JOHANNESBURG – For two years, South Africa's president brushed off a scandal over state spending on his private home, even when critics scoffed at the notion that a swimming pool and a chicken run were necessary security features. It took the country's highest court to bring him to account.
South African President Jacob Zuma "failed to uphold" the constitution when he didn't pay back some of the more than $20 million in state funds used to upgrade his rural home, South Africa's Constitutional Court ruled unanimously on Thursday.
The ruling could significantly weaken the leader, who is fending off multiple accusations of alleged misconduct at the highest levels of government, though he still retained the support of powerful factions in his party, the African National Congress.
Until now, Zuma's political career has survived a string of scandals - from his acquittal for rape in 2006 to the most recent allegation that his friends have the freedom to appoint cabinet ministers. Still, he has enjoyed the public support of the African National Congress, with the party's lawmakers repeatedly coming to his defense in parliament and at political rallies.
The main opposition party, the Democratic Alliance, said it would immediately begin impeachment proceedings against Zuma. The second largest opposition party, the Economic Freedom Fighters, called on South Africans to protest if parliament failed to remove the president.
While parliament has the power to remove him, the ANC holds most of the seats, and ruling party lawmakers defeated a no-confidence vote against Zuma earlier this year. With 248 of the 400 seats in South Africa's parliament, according to the country's Independent Electoral Commission, the ANC's parliamentary majority is more than all the opposition parties' combined, meaning another vote against Zuma is unlikely to succeed.
Constitutional Court Chief Justice Mogoeng Mogoeng also said that parliament had failed in its obligations by not holding Zuma to account in the spending scandal.
Mogoeng said Zuma should not have ignored a state watchdog's recommendations that he reimburse state funds spent on his rural home, known as Nkandla. The national treasury must calculate costs of upgrades unrelated to security at Zuma's home within 60 days, and the president must repay that amount within 45 days thereafter, the court said.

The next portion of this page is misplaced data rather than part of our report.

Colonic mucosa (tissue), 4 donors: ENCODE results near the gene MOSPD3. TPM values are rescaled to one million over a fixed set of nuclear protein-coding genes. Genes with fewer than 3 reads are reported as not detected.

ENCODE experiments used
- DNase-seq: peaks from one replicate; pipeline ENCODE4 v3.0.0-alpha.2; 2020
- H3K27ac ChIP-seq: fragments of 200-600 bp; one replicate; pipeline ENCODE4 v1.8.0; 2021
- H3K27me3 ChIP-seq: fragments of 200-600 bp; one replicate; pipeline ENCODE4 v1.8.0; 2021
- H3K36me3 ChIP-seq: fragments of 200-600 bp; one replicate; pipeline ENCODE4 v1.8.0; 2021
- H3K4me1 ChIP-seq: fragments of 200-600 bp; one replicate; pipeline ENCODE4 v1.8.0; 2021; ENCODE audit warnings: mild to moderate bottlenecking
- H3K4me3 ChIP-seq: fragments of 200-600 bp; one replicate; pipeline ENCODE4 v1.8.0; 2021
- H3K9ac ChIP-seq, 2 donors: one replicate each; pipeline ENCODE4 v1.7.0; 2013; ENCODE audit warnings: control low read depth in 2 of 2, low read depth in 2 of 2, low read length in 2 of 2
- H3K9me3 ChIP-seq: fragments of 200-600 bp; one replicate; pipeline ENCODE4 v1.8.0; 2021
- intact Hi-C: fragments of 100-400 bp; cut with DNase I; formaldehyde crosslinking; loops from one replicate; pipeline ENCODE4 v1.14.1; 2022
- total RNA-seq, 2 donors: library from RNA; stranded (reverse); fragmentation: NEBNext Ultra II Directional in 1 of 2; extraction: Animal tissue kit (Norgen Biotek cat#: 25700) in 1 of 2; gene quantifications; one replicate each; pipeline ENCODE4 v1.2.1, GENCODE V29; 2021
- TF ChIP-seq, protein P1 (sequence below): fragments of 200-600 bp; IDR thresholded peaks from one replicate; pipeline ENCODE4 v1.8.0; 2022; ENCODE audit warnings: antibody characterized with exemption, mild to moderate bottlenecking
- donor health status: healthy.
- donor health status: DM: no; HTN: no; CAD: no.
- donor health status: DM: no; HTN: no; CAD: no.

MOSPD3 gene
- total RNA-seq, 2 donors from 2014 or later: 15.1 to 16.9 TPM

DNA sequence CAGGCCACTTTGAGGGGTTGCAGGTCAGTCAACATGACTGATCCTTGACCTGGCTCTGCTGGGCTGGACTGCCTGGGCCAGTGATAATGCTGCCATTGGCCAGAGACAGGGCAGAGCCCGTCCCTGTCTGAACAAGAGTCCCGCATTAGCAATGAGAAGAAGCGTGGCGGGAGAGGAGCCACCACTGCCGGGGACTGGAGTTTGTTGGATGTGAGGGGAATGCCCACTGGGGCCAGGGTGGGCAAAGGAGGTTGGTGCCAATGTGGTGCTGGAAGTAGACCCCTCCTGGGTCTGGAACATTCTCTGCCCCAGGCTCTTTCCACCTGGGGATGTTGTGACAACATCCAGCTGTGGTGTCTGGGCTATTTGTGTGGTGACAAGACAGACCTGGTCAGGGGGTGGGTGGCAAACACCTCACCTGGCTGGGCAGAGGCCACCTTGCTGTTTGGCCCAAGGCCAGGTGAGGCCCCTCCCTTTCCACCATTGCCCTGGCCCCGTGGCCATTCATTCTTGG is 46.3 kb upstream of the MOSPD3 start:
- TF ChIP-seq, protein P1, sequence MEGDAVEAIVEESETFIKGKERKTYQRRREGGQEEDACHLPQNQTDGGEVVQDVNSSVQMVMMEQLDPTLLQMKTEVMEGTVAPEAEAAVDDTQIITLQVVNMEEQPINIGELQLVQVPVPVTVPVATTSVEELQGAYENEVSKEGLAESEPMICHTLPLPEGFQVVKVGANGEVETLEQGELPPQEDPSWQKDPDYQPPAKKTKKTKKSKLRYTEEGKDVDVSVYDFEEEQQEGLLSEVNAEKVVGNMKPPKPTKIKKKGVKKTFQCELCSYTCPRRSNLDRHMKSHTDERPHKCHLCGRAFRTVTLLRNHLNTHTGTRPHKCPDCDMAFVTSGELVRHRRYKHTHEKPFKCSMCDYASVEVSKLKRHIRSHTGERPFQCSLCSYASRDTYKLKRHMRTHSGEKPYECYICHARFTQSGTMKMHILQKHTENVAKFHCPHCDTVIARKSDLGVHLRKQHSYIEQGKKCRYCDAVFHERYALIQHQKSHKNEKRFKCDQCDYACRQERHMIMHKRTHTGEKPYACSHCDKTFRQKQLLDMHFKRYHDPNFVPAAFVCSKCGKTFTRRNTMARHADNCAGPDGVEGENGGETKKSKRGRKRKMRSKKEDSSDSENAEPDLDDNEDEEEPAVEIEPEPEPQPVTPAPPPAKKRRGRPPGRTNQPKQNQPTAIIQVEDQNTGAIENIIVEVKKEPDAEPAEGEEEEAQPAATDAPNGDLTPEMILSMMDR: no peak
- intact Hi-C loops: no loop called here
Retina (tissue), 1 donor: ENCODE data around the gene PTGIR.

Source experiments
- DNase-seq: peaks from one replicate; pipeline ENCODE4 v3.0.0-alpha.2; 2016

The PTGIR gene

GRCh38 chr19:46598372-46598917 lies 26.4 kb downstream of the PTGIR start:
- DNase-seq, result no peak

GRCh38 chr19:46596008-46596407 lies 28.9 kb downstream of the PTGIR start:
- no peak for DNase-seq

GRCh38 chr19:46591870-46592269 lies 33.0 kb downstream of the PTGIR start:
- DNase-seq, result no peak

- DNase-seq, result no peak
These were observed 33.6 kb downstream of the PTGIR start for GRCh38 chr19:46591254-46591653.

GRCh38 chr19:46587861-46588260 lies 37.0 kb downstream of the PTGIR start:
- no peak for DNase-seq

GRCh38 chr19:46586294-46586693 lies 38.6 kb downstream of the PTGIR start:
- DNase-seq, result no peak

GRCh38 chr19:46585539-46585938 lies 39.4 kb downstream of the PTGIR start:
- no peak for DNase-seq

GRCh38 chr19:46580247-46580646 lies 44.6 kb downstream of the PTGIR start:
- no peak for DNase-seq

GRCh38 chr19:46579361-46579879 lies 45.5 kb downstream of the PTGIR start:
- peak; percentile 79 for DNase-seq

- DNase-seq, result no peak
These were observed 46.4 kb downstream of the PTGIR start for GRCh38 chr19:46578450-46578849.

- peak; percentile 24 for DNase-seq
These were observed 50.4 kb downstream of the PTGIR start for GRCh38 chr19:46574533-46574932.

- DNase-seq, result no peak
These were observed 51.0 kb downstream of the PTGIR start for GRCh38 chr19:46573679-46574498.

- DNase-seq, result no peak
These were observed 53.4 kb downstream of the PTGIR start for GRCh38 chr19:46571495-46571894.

The police minister had previously compiled a report arguing that features like a large swimming pool and a chicken run contributed to the security of Zuma's compound. The police minister's presentation even included a video of firefighters displaying how the large swimming pool could be utilized in the event of an emergency.
Zuma "failed to uphold, defend, and respect the constitution as the supreme law of the land," Mogoeng said.
In a statement, the ANC said it respects the judgment by the Constitutional Court and that it has "full confidence in the judiciary" and the rule of law in South Africa. In a separate statement, the South African government said Zuma also respects the ruling and "will in consultation with other impacted institutions of state determine the appropriate action."
Zuma is already under scrutiny because of allegedly improper links to the Guptas, a wealthy business family in South Africa. Questions about the extent of the Gupta's influence have exposed some divisions within the ruling party, particularly after the country's deputy finance minister said the Gupta family directly offered him the finance minister job in December, around the time that the incumbent, Nhlanhla Nene, was sacked in a move that rattled markets.
Much of the Nkandla case hinged on whether the findings of the state watchdog, the Public Protector's office, were legally binding. The court said the watchdog's office, established in line with South Africa's post-apartheid constitution, was designed to be a champion of good governance.
"The Public Protector is thus one of the most invaluable constitutional gifts to our nation in the fight against corruption," Mogoeng said, comparing the office to David fighting on behalf of the citizenry against the "most powerful and very well resourced Goliath."
The Constitutional Court also ruled that the president must reprimand ministers involved in the matter. In 2014, a parliamentary committee, boycotted by opposition party lawmakers, had cleared the president.